That's not to slight Hill's own electric guitar work (listen to the smoking solos on "Big Drops of Trouble" and "Blackwater Wildlife"), the fine fiddle work by Patrick McAvinue, and the contributions from the rest of Hill's Long Gone Daddys and guest artists. The duet vocals with New York's own Monica Passin on "The Time I'll Ever Go Away" makes for an affectingly sad closer and a welcome variation in the color of the sound. Though I found a couple of the slower tracks less than inspiring, this is overall a winning, feel-good album with a fair deal of toe-tapping goodness.
Papa Juke, Out of the Blues
Colorado's Papa Juke delivers raw, good-time, catchy blues which at its best bubbles with an effervescent energy that merits the band's own term for their music: Juke. The punchy "Never Lost Love" leads into the monotonous "Sizzle," which is that droning sort of song that probably works better live than on disc. But such flagging moments are few. "Well Babe" echoes the old chestnut "I Ain't Got You," but the singing sound a bit tired; Christine Webb provides more soulful vocals for the energetic "Love Ladder," a raw danceable number that brings to mind something Big Brother and the Holding Company might have done in their early days with Janis Joplin.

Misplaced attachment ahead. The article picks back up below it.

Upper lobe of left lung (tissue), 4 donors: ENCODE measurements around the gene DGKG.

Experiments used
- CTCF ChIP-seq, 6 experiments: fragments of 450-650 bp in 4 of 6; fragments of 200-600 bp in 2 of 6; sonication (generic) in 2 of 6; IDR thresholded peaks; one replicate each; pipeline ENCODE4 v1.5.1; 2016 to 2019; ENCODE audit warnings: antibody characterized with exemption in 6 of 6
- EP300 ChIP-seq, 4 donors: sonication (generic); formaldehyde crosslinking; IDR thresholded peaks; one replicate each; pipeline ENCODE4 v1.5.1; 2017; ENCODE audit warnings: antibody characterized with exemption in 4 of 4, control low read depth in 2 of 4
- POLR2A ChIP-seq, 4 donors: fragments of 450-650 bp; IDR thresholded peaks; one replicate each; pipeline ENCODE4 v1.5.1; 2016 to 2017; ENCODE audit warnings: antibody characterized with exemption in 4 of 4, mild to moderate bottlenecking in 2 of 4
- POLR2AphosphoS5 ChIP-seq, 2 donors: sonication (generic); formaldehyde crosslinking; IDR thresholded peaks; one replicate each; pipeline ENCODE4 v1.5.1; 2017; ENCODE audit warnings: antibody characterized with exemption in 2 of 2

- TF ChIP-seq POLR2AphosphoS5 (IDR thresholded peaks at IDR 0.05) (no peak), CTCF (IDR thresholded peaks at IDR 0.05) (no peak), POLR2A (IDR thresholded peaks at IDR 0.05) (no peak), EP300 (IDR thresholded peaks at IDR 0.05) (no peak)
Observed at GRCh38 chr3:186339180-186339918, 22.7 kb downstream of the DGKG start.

Even the way the instruments and voices were recorded suggests the flat-but-tasty sound of 1960s blue-eyed blues. The rest of the disc continues in the same vein; "Grocery Store" yanks back "Willie and the Hand Jive" into a straight-ahead beat, "Delivery Man" delivers a bluesy sexual message as a satisfyingly dirty guitar-boogie, "Never Enough" is a rootsy funk number, and so on. The sheer sense of fun, almost palpable, shimmers through Papa Juke's joyful throwback music.